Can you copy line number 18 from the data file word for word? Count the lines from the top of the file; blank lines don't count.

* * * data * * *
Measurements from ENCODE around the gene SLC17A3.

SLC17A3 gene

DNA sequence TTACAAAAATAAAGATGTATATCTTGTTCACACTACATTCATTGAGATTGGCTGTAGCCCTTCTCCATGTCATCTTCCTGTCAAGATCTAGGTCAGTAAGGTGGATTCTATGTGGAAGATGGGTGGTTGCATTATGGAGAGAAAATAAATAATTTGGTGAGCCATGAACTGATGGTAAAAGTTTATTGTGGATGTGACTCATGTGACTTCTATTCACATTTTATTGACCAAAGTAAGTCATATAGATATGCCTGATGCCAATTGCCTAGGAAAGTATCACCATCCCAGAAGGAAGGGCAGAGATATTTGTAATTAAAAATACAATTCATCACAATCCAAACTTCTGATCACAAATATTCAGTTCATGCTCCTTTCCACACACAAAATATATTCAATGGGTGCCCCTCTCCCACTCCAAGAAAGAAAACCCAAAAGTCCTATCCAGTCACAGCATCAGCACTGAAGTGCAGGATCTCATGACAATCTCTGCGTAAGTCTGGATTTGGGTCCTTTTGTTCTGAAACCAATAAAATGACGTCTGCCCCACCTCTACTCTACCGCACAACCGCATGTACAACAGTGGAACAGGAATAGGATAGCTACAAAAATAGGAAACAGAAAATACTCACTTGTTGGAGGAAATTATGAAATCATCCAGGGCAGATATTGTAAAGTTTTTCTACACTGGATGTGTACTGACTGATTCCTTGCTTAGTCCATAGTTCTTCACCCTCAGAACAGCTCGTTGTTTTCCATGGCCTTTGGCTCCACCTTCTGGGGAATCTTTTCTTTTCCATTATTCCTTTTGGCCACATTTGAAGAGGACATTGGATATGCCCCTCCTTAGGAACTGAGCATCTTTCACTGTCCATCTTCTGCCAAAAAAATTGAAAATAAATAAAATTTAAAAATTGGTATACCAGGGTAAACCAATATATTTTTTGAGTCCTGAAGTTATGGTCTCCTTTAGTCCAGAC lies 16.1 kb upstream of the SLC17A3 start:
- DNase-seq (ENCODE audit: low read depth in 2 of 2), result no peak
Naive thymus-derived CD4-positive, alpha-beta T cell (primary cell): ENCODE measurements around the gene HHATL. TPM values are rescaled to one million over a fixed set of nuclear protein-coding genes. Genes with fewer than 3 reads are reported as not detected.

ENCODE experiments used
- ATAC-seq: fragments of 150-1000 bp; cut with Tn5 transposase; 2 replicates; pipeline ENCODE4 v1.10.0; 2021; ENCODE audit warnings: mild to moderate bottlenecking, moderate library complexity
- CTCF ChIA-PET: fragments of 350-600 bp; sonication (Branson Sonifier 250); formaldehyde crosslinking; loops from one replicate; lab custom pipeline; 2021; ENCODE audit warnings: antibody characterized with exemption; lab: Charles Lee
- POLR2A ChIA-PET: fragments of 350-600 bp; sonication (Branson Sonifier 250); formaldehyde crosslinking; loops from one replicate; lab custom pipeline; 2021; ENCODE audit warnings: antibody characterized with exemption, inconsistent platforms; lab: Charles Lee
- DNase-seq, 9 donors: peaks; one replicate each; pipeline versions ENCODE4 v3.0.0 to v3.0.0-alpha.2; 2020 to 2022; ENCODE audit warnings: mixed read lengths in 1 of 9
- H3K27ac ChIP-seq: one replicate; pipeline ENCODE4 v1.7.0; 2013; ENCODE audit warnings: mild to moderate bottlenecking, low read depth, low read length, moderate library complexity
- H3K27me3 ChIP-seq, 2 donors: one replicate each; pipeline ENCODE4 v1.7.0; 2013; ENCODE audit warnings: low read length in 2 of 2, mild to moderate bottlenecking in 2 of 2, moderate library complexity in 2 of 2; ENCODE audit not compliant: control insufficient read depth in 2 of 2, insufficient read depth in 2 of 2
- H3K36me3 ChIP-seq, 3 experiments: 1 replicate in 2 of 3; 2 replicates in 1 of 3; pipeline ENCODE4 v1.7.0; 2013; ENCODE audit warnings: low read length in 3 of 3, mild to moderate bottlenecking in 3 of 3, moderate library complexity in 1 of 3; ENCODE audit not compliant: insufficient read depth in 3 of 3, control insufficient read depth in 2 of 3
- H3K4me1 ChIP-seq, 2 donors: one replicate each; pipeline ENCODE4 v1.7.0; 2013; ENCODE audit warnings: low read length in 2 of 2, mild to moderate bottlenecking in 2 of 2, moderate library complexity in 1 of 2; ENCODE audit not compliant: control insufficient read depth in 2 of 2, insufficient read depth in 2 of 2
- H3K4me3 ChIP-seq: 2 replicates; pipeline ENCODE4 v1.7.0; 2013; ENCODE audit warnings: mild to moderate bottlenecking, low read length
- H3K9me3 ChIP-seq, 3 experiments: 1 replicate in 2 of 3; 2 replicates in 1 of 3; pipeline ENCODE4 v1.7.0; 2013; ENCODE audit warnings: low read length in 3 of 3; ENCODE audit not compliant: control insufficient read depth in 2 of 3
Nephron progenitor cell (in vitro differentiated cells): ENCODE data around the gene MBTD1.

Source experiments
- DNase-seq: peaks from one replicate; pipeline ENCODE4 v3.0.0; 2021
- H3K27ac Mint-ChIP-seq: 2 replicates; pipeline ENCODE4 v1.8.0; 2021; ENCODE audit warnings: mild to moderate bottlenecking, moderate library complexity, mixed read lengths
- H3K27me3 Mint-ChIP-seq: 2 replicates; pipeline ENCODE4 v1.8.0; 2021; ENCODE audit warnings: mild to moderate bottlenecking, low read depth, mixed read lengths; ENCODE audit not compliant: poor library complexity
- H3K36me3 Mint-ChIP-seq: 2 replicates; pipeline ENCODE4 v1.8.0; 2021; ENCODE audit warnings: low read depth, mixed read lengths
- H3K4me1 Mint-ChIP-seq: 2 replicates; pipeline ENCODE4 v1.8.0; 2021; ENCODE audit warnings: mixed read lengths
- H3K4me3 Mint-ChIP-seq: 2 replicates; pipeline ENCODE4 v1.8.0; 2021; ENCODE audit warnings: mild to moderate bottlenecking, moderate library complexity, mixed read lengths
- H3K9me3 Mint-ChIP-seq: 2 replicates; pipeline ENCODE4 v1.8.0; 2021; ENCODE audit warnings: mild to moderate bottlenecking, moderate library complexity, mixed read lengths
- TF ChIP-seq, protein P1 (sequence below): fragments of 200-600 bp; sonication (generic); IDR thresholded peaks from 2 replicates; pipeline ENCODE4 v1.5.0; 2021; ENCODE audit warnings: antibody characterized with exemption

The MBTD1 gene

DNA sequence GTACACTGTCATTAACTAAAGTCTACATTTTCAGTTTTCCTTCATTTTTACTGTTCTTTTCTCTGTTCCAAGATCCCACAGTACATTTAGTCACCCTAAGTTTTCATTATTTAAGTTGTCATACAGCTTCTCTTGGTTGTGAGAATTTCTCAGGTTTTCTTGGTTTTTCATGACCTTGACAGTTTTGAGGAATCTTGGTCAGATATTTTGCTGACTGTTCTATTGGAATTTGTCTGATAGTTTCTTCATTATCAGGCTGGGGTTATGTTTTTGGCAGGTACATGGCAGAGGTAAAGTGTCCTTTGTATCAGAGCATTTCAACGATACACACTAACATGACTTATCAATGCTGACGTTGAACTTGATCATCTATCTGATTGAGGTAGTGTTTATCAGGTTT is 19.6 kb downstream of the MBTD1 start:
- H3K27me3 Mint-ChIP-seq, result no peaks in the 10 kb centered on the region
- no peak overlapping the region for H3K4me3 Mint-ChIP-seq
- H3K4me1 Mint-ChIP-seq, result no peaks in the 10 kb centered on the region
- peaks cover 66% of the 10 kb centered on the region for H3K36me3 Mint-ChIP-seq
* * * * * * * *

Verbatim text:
Source experiments